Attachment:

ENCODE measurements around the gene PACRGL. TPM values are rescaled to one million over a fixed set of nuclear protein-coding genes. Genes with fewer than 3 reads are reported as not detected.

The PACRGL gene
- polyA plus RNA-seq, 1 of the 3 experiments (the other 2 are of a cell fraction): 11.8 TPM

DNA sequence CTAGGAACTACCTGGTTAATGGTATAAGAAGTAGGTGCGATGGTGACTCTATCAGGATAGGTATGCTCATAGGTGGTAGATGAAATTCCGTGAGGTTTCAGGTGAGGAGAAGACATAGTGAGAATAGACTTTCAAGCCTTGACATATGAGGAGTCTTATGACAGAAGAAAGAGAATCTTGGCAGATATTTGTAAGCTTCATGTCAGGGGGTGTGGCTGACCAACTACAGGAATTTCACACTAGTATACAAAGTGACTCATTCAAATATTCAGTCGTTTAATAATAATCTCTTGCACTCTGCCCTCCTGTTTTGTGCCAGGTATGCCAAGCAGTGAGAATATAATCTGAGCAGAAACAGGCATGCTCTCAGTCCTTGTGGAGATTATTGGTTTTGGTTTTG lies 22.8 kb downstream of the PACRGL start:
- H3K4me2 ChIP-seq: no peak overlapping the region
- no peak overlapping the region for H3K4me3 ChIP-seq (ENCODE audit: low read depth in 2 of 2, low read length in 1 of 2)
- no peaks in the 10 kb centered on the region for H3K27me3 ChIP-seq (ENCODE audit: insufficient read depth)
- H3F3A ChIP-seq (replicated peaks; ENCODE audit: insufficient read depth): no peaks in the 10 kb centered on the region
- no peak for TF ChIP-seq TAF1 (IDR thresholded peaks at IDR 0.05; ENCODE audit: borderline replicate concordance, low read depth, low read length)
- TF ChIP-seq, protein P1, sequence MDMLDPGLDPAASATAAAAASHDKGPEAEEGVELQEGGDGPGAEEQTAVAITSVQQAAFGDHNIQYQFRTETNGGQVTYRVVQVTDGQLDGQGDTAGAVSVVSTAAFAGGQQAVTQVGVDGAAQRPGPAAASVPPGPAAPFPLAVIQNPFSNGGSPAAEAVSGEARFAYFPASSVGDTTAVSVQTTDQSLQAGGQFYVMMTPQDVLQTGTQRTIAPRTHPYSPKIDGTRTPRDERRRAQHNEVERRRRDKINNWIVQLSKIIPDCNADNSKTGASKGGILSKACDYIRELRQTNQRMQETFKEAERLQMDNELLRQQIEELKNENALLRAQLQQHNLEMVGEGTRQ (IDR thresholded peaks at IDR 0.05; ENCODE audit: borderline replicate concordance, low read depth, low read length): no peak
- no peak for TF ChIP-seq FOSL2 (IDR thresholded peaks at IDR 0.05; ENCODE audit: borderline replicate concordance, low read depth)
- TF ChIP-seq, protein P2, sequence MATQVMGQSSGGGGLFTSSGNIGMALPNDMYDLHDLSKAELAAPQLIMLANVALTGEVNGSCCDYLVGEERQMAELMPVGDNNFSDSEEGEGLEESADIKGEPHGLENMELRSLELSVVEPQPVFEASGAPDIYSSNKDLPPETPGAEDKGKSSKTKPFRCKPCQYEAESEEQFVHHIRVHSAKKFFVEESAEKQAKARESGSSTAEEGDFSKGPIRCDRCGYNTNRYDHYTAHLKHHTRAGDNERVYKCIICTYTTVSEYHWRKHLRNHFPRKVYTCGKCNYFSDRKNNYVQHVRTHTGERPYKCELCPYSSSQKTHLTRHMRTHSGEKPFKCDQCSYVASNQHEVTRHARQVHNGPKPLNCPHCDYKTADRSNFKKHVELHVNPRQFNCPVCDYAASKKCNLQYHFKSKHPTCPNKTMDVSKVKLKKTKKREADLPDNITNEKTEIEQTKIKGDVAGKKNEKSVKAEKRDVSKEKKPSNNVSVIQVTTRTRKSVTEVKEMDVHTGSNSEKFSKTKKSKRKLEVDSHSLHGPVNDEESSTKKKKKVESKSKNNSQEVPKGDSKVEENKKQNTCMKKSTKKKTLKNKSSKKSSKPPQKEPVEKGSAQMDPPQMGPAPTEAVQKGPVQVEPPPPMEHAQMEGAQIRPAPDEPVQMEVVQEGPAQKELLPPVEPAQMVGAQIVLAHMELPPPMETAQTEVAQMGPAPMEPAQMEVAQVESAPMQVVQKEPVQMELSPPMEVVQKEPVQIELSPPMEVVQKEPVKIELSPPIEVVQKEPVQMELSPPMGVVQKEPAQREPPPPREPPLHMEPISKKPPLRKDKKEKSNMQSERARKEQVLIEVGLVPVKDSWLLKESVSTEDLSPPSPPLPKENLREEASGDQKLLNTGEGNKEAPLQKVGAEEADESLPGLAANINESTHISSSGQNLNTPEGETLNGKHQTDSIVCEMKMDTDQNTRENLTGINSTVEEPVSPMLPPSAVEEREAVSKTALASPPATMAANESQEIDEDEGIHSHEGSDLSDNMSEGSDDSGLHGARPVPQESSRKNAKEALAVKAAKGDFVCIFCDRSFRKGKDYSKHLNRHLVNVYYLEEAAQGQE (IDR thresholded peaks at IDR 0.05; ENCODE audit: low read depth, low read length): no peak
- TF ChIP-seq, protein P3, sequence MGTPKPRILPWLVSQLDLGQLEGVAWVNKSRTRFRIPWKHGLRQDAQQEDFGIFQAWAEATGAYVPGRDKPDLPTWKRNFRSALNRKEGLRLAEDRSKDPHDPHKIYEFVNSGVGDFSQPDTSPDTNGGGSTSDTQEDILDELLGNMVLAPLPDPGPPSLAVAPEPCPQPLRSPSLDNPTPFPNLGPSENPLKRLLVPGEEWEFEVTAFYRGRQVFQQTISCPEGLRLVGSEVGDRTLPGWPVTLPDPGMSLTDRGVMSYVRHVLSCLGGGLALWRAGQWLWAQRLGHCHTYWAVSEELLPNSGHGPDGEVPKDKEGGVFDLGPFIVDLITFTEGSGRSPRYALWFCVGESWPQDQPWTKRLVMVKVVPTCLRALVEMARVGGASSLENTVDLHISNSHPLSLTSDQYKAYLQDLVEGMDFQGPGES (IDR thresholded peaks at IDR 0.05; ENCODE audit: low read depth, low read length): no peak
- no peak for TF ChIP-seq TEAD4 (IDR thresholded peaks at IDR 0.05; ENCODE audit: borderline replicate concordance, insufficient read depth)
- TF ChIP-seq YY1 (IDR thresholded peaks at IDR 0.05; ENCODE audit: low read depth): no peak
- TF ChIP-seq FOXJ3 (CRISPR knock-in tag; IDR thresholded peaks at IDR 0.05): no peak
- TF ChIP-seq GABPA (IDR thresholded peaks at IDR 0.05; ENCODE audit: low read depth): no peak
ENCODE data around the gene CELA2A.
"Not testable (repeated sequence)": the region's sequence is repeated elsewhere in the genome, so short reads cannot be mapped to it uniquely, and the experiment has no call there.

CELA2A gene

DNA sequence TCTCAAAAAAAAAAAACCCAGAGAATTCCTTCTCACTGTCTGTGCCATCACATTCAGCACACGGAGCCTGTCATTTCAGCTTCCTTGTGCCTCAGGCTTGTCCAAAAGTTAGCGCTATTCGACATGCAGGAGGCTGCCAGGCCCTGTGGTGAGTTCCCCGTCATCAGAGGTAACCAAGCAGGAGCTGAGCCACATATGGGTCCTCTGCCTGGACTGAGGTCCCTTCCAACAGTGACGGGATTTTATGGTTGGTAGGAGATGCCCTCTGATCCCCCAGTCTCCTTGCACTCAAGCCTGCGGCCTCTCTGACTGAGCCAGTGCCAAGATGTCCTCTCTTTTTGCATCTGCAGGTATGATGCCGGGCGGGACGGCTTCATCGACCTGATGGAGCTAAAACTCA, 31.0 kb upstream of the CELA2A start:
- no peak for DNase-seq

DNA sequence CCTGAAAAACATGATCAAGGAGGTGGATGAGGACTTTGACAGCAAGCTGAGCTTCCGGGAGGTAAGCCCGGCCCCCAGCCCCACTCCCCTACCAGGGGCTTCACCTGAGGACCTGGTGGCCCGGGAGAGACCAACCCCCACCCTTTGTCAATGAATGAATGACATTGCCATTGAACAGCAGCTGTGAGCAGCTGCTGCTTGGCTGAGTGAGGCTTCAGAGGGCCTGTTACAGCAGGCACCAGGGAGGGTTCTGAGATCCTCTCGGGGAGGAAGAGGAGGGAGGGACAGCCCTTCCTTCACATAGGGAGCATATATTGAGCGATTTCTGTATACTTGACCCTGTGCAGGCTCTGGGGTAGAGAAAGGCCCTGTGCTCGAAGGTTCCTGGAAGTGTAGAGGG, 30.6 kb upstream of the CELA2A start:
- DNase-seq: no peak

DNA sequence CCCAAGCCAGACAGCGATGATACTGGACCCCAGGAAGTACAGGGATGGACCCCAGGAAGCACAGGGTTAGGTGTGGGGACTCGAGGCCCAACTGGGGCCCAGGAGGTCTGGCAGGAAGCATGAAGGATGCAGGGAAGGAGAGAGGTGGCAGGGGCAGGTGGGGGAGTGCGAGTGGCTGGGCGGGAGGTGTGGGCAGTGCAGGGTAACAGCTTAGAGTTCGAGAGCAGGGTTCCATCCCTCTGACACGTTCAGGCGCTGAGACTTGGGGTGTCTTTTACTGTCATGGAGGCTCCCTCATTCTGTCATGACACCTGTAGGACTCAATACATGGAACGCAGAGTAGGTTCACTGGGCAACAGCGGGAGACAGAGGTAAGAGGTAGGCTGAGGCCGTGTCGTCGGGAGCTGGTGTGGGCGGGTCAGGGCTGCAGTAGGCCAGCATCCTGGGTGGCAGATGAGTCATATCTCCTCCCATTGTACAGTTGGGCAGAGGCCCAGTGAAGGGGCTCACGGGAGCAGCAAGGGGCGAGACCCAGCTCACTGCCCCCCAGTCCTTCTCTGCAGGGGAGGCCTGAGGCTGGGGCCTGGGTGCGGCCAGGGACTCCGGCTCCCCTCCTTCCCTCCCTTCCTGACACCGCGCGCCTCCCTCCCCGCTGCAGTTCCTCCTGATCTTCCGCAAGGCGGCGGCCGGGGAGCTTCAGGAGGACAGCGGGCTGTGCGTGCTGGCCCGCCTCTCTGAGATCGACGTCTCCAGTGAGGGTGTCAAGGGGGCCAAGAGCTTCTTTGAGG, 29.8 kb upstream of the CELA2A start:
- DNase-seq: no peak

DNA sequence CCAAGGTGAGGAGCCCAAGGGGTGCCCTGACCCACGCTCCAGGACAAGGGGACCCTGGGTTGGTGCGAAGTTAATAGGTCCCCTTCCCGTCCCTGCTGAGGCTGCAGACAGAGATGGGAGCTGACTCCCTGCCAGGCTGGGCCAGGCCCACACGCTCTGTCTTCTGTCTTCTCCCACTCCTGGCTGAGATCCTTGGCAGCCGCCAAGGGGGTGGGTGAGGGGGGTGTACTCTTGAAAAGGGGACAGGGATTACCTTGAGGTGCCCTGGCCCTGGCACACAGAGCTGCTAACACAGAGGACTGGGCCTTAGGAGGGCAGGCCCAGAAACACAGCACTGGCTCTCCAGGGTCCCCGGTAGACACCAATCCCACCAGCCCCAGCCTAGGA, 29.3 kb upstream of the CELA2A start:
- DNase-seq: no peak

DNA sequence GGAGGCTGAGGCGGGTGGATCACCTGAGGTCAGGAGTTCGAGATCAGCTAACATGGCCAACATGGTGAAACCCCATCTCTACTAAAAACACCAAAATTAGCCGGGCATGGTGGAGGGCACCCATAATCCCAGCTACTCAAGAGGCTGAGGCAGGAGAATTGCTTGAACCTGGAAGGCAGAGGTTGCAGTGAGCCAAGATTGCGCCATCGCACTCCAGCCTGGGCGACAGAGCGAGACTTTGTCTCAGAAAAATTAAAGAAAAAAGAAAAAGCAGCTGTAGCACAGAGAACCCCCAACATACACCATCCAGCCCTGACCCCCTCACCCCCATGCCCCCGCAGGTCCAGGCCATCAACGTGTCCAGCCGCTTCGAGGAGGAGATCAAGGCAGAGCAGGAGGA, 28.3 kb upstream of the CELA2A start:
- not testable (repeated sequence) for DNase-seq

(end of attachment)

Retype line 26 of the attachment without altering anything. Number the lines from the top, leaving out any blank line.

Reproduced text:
- DNase-seq: no peak